At Tom Bol Photo Workshops, we celebrate great images created on our workshops by selecting a Photo of the Month. For March we chose an image from a dog sled photoshoot on our Fairbanks Northern Lights Workshop created by Jerry Bush. We hope you enjoy Jerry’s images as much as we do!
Congratulations to March 2022 ‘s featured photographer – Jerry Bush
The Story …
It has to start with our location. We were in the right spot thanks to Tom and Cree.
It was a beautiful spot. My goal was to get shots of the full sled first, and then get close up action shots of the dogs. Fortunately we had four different chances to photograph the dogs running by.
The first time around I just focused on getting the full dog team and the musher in the elements – the snow and the trees in the background.
When I went for the close up shots I didn’t see the tongues when I was photographing. I noticed the tongues were wagging all over the place when I went back through the images later. Even the dogs in the back had tongues wagging.
Sometimes I struggle with finding the best image when I have hundreds to choose from. I use the grid view in Lightroom and bring the images up to a very large size. I go through them quickly the first time and use the X key to reject the images that are not in focus.
I use the compare mode after that and think about what I was trying to accomplish. Wow, I wasn’t shooting for a tongue shot – but there it is.
On the action shot there wasn’t much editing needed. I brought the highlights down and adjusted the exposure a bit for the snow. On my full sled image I brought down the saturation in the background to give it an aged look. I also cropped more than in the first image.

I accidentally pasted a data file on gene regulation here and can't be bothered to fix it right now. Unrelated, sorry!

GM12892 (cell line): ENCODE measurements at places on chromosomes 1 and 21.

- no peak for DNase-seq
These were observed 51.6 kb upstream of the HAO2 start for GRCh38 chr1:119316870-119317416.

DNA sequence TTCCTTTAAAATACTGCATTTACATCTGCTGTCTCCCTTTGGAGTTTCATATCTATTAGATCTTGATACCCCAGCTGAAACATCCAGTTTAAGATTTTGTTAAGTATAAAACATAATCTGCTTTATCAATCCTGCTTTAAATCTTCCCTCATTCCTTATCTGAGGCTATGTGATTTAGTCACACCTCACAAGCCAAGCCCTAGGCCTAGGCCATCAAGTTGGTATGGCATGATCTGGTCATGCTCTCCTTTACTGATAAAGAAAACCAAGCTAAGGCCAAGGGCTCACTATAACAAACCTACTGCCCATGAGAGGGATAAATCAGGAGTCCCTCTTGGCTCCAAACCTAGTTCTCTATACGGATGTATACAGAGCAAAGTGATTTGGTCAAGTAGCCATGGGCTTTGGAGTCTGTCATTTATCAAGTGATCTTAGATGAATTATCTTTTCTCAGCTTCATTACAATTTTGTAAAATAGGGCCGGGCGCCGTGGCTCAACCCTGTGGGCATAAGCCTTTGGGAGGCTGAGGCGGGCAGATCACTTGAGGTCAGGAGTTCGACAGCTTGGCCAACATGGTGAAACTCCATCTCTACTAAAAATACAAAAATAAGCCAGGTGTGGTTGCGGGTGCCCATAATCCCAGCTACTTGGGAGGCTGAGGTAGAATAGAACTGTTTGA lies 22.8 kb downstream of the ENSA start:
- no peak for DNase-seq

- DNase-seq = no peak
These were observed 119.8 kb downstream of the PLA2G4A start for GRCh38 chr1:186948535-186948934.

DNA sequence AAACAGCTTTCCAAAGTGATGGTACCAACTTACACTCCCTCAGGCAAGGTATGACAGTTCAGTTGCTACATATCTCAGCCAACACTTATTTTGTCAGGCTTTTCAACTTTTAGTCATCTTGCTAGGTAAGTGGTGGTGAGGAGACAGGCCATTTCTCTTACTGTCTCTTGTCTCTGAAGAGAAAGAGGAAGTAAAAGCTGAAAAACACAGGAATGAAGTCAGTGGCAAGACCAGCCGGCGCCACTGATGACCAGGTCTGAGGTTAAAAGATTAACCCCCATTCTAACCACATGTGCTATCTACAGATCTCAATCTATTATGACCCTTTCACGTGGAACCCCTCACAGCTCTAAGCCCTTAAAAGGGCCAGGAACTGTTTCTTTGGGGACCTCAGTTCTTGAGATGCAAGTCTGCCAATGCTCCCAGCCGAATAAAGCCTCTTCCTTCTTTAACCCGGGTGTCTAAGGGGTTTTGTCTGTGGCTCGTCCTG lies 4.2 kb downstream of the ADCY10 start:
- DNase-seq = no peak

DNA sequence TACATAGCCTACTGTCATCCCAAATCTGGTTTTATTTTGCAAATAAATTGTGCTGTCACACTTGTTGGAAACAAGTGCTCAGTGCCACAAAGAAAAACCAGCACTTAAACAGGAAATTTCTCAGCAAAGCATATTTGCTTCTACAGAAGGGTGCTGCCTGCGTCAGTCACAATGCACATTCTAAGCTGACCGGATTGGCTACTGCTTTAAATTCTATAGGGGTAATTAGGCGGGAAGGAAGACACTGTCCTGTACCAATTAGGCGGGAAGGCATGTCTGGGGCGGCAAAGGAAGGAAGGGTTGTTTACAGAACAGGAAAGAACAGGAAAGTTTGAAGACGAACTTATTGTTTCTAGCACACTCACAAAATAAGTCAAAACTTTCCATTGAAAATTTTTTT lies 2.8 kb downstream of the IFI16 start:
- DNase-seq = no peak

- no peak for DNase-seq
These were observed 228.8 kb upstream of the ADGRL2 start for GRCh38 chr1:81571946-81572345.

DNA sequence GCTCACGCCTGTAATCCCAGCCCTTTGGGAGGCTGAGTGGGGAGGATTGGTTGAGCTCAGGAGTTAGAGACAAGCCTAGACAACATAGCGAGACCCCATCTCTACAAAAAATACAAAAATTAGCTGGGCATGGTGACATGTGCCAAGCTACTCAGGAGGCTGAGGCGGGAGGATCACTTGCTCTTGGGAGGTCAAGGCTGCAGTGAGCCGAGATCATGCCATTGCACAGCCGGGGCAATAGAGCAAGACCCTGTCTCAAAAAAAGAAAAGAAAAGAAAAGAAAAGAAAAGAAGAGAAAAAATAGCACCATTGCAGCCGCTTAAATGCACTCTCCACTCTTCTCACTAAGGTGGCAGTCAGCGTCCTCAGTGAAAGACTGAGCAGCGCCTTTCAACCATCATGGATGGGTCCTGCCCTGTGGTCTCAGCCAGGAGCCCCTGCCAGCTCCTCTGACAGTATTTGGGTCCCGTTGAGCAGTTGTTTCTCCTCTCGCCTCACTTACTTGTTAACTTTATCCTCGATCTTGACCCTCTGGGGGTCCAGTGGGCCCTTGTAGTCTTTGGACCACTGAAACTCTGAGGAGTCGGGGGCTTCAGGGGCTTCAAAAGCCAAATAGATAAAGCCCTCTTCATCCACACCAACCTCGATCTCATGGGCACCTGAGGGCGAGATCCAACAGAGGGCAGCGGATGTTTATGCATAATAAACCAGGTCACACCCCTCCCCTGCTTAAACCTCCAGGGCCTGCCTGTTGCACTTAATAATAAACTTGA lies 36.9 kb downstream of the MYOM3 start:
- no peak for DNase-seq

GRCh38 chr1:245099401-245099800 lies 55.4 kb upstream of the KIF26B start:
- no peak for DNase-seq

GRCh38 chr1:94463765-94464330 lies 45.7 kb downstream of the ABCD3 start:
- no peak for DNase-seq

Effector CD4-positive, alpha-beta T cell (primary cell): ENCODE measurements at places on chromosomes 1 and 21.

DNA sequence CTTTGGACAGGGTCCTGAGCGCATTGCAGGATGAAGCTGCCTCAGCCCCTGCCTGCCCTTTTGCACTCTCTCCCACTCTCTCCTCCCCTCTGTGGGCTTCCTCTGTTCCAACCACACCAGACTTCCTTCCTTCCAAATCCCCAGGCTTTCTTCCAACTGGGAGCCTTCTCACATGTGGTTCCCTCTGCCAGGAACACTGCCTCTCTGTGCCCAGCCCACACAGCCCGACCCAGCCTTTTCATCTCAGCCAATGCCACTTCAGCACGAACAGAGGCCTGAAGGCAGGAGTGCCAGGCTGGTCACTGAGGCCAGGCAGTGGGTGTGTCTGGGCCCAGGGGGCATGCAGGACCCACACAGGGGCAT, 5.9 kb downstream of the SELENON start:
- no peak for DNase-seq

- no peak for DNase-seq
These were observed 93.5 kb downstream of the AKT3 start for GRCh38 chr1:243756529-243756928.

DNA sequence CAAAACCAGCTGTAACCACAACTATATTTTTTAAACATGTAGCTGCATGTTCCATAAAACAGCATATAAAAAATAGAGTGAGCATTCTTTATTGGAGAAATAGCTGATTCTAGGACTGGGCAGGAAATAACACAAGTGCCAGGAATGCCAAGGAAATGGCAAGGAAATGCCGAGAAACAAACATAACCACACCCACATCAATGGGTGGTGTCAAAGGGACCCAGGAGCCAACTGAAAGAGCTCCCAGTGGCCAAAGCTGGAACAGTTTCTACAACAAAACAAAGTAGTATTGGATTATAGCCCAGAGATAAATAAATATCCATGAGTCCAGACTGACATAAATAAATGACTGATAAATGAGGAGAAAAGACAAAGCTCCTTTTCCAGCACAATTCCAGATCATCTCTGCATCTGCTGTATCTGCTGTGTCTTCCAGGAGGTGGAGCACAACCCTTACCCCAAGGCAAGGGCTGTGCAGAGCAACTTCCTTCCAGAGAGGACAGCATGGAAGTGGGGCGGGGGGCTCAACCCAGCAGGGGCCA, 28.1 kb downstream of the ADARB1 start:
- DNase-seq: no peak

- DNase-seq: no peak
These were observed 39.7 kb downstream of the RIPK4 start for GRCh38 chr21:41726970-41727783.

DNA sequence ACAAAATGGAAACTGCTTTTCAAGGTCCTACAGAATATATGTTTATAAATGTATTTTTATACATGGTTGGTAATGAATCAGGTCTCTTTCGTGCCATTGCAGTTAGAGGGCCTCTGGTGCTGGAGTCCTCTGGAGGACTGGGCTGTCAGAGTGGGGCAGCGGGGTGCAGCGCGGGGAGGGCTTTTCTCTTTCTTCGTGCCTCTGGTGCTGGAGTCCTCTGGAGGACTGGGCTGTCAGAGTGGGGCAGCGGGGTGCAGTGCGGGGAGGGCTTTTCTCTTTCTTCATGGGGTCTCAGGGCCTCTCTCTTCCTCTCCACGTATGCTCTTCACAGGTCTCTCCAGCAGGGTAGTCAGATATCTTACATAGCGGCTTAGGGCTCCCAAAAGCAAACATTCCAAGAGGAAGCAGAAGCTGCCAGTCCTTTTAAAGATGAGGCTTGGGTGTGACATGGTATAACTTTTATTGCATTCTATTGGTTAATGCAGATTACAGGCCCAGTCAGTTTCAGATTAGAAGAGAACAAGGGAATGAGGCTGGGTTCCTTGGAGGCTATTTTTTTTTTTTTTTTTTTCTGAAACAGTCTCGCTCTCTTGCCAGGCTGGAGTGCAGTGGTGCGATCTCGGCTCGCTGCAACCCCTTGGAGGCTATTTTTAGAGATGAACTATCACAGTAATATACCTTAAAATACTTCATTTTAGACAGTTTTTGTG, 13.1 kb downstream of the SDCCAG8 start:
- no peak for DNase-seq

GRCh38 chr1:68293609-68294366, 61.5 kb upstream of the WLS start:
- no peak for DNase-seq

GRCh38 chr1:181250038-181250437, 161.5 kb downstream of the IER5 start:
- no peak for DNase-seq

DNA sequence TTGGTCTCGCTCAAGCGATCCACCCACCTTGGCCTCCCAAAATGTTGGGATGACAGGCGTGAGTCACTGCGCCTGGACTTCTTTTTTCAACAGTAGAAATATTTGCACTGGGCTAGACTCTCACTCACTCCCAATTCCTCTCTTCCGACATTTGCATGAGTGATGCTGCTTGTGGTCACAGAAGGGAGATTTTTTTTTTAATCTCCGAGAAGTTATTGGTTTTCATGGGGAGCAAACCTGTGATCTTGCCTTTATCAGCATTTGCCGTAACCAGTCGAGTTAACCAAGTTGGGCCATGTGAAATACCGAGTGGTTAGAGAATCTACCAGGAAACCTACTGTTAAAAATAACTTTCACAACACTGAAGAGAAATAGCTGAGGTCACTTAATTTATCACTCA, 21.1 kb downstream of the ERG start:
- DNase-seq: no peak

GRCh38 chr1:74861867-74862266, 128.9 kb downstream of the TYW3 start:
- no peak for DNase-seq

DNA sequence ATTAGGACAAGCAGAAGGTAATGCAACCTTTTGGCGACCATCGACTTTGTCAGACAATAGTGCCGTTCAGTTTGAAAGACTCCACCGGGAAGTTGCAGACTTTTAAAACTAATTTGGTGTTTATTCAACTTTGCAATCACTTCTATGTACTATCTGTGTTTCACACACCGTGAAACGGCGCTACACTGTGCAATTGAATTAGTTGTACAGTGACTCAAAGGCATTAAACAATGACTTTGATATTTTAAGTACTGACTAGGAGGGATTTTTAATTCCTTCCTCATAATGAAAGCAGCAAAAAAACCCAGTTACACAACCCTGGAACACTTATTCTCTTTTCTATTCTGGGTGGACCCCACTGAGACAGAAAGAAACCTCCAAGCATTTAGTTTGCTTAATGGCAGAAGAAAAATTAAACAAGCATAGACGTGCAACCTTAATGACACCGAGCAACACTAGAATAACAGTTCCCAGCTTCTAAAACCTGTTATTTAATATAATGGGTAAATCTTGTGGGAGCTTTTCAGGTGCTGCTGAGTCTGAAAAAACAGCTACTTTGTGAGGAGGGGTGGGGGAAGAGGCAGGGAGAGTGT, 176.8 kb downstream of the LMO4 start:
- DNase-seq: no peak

Sony A7 R4 with a 70-200 mm lens at 200 mm
F3.5, 1/1250 sec, ISO 400
About photographing in Alaska in the winter
I absolutely loved it. When Deb picked me up at the airport, I am sure she was ready for me to stop talking about it by the time we got home.
It’s beautiful. It’s unique. If you don’t go to Alaska, you just don’t see that kind of environment.
It was cold. Fortunately it was not as cold as it usually is in Fairbanks. There were times it was so cold that it was hard for me to feel the controls on the camera.
It is interesting shooting with so much snow in the frame. The camera makes adjustments to middle grays because of all the snow. You have to tweak the exposure in the images to accommodate for that.
Between the dogs, the ice carving and of course, the aurora, the variety was awesome. I love everything about Alaska.
Jerry’s tips for photographing dog sledding:
1) It is all about capturing the face. At our first dog sled shoot, I cut off ears and paws in the frames – and they were throw aways. I’m a dog lover and I learned it is all about showing the dog’s face.
2) In your action shots, look for open mouths. Teeth and tongues make really interesting shots.
3) Look for dogs that are posing. If they are just sitting there, it will not be as interesting. Dogs are natural posers. Look for a face that is bending over a fence or a dog that is jumping up. Get them to do something.
4) I learned that a low perspective is so important. It’s a perspective that you don’t see that often. On Day 1 I saw Tom shooting on his stomach. After that I did the same thing.
On Jerry’s Horizon
Olympic National Park
Interested in photographing northern lights? We have two trips to Lofoten, Norway in the next 12 months with chances of seeing northern light on both: September 11-18, 2022 (for warmer temps) and February 18-25 (for hardy folks)
We are both off to Sicily, Italy for a few weeks with Strabo Photo Tours. We look forward to photographing rustic coastal villages and eating plenty of cannolis on the largest island on the Mediterranean Sea. We have space on our May trip to Southern Spain if you would like to join us in Europe this year.
Enjoy your early spring and thanks for reading our posts!
Tom and Cree